In some states, only officially registered members are allowed to vote in a party’s primary. Not so in Wisconsin, which lacks any kind of party registration and where voters can choose to cast a ballot in whichever primary they please. They must pick only one, but all the party primaries—Republican, Democratic, Libertarian, Green, etc.—are all printed on a single ballot.
The main argument for closed primaries is that they prevent crossover voting, particularly party raiding. Party raiding refers to members of a different party disingenuously casting ballots in another party’s primary, thereby thwarting the will of the target party’s actual members.
Despite these fears, existing research shows that crossover voting is uncommon. When it does happen, it’s usually “simply because [crossover voters] prefer those candidates to the candidates offered in their own party’s primary, or they view their own party primary as a foregone conclusion and want the best possible set of candidates to choose from in the general election.” Deliberate party raiding, almost never matters.
Wisconsin is a good place to measure crossover voting, since our election system offers no obstacles to voters doing this. Data from the Marquette Law School Poll is consistent with the existing research showing little-to-no meaningful amount of crossover voting. I last wrote about this in 2019. Here is an update.
Because there are so few crossover voters, I pooled several survey waves preceding each election to calculate the following statistics. I don’t include statistics from the 2022 primary because we didn’t intended primary participation in a comparable way.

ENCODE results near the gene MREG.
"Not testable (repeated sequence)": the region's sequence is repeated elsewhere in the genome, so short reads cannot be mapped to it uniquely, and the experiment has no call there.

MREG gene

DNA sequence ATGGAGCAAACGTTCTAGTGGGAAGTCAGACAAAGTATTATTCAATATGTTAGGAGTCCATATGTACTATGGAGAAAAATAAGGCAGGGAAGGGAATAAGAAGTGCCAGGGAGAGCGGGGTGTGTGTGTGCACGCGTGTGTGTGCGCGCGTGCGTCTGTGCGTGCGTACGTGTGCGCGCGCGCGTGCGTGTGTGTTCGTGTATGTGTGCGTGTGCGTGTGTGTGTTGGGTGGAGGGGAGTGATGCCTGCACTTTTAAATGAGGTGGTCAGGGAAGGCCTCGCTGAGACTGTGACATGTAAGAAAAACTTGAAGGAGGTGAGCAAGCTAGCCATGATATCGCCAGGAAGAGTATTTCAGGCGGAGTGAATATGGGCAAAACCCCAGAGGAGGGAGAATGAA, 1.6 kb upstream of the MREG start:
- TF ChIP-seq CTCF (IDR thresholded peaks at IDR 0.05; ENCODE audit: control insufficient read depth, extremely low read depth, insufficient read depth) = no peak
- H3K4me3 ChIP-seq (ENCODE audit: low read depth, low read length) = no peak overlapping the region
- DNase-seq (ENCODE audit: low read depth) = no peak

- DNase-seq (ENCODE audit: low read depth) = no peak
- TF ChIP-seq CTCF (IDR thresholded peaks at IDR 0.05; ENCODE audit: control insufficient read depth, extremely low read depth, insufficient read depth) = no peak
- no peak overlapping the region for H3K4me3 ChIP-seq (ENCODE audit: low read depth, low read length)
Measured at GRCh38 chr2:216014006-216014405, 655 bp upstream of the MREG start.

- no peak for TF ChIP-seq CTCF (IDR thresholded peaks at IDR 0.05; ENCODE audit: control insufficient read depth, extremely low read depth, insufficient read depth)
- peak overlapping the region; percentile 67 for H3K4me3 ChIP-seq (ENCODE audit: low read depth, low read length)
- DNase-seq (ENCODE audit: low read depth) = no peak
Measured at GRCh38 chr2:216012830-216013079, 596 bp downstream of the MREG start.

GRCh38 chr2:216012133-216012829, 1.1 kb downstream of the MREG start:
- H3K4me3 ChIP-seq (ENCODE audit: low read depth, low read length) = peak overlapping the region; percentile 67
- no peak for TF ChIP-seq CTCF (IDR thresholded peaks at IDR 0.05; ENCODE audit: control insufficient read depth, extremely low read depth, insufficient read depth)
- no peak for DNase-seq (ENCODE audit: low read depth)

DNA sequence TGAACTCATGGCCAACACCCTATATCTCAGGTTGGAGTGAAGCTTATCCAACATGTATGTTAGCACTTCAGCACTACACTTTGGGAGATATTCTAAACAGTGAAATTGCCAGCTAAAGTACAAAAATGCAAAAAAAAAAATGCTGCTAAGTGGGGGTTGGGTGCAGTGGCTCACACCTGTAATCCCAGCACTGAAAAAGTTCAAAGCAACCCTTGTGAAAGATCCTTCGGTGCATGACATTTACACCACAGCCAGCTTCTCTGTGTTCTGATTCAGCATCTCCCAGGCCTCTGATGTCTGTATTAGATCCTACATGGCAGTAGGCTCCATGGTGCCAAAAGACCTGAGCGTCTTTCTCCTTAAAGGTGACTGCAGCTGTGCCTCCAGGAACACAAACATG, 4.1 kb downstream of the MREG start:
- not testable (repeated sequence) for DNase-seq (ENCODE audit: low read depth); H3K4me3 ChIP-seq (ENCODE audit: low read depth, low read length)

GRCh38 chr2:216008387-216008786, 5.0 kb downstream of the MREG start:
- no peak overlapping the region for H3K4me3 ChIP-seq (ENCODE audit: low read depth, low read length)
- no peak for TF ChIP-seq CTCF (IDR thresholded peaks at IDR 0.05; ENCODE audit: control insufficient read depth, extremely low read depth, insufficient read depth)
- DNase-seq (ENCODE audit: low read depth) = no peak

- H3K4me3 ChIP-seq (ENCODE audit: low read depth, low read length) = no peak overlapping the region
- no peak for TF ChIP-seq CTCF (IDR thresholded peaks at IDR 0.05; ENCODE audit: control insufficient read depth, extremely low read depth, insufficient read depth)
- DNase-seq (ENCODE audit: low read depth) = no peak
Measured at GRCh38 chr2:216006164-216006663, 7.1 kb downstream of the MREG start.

The April 2016 primary vote in Wisconsin was still contested among both Democratic and Republican presidential hopefuls. In surveys leading up to that election, about 2% of self-identified Republicans and 3% of Democrats told us they planned to vote in the other party’s primary.
Similarly, the 2018 August partisan primary featured a competitive gubernatorial contest between Democrats and a contested Senate primary among Republicans. Less than 2% of the self-reported members of either party planned to crossover to the other party’s primary.
In both 2016 and 2018, the shares of each party planning to vote in the other primary were statistically indiscernible. That’s not true of 2020, when clearly more Republicans voted in the Democratic presidential primary than vice versa. This isn’t surprising, given that the Democratic presidential primary was competitive, while the Republican primary to renominate incumbent Donald Trump was a formality.
Across the six survey waves we fielded preceding the 2020 primary, we found that about 5% of Republicans planned to vote in the Democratic primary, compared to just 2% of Democrats planning to vote in the Republican primary.
It would be a mistake to assume that these crossover voters are engaging in strategic “party raiding.” It’s more likely that the small numbers of voters who identify with one party but choose to switch primaries are expressing a sincere preference between the other party’s candidates.
In the graph below, I’ve pooled the responses across all three primaries, 2016, 2018, and 2020. For both Democrats and Republicans, I calculate their average self-described ideology on a scale of 1 to 5, where 1 is “very conservative” and 5 is “very liberal.”
Democrats who plan to vote in the Republican party are noticeably more conservative than Democrats who are staying in their own primary. Likewise, Republicans crossing to the Democratic party are less conservative than Republicans staying in their own primary.
The average self-reported ideology of Republican and Democratic primary crossover voters are so similar to each other that they are statistically indistinguishable in this sample.
In 2020, slightly more Republicans intended to be crossover voters than Democrats, presumably because the Democratic presidential primary was more interesting. Depending on the outcomes from the first series of state primaries, the situation may be reversed in 2024.